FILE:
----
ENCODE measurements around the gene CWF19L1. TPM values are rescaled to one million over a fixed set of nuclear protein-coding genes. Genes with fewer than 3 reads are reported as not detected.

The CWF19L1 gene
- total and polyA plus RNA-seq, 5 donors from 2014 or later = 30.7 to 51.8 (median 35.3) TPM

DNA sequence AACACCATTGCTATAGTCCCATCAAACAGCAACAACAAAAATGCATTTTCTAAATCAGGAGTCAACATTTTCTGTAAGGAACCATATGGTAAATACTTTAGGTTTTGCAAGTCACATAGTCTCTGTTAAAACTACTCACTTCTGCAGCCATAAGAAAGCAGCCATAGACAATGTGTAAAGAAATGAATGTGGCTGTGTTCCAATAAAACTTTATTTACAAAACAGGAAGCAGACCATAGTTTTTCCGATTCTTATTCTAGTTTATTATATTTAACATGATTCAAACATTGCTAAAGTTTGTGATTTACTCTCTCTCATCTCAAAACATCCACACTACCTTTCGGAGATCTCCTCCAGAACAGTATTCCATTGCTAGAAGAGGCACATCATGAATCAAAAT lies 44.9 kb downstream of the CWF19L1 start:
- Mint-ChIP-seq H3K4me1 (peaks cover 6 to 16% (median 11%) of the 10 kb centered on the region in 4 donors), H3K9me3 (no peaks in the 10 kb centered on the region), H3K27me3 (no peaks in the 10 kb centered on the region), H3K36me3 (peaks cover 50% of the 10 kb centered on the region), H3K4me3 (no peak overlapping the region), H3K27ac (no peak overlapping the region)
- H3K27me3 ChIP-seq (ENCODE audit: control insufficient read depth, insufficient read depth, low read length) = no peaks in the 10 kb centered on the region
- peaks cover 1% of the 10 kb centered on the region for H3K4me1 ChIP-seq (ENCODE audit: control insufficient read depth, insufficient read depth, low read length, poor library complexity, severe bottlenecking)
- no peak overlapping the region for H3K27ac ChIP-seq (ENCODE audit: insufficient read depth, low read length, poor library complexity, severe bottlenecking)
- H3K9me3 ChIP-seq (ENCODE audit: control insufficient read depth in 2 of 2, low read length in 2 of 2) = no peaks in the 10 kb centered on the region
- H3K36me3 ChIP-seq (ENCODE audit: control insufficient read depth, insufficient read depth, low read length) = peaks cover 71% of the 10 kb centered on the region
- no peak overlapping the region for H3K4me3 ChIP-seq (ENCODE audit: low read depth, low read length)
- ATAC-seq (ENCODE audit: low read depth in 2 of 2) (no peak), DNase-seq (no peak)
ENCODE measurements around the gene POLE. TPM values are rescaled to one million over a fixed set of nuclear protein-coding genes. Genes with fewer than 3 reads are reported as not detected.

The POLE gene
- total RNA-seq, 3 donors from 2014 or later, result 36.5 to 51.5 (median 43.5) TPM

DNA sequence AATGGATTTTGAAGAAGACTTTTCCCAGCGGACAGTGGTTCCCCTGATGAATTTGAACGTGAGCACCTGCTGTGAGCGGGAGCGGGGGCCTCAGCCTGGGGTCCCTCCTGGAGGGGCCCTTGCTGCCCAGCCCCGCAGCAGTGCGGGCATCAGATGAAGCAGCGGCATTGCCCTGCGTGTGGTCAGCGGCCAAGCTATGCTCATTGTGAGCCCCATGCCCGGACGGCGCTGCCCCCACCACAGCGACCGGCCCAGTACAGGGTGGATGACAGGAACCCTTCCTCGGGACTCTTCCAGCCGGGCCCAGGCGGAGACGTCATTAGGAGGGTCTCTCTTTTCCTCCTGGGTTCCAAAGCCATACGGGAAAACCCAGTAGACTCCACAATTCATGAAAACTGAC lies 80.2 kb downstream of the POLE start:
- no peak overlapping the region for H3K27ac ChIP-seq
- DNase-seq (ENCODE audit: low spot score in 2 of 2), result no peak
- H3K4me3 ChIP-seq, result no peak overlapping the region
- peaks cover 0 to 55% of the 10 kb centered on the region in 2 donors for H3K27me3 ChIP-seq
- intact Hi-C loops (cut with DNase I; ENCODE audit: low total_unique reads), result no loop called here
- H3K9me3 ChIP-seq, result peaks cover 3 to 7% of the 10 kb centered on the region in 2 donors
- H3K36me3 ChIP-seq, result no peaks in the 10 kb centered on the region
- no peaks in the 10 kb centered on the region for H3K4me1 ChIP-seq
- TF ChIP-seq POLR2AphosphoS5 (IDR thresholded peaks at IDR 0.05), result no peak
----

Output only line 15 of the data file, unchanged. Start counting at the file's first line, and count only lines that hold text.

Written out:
- total RNA-seq, 3 donors from 2014 or later, result 36.5 to 51.5 (median 43.5) TPM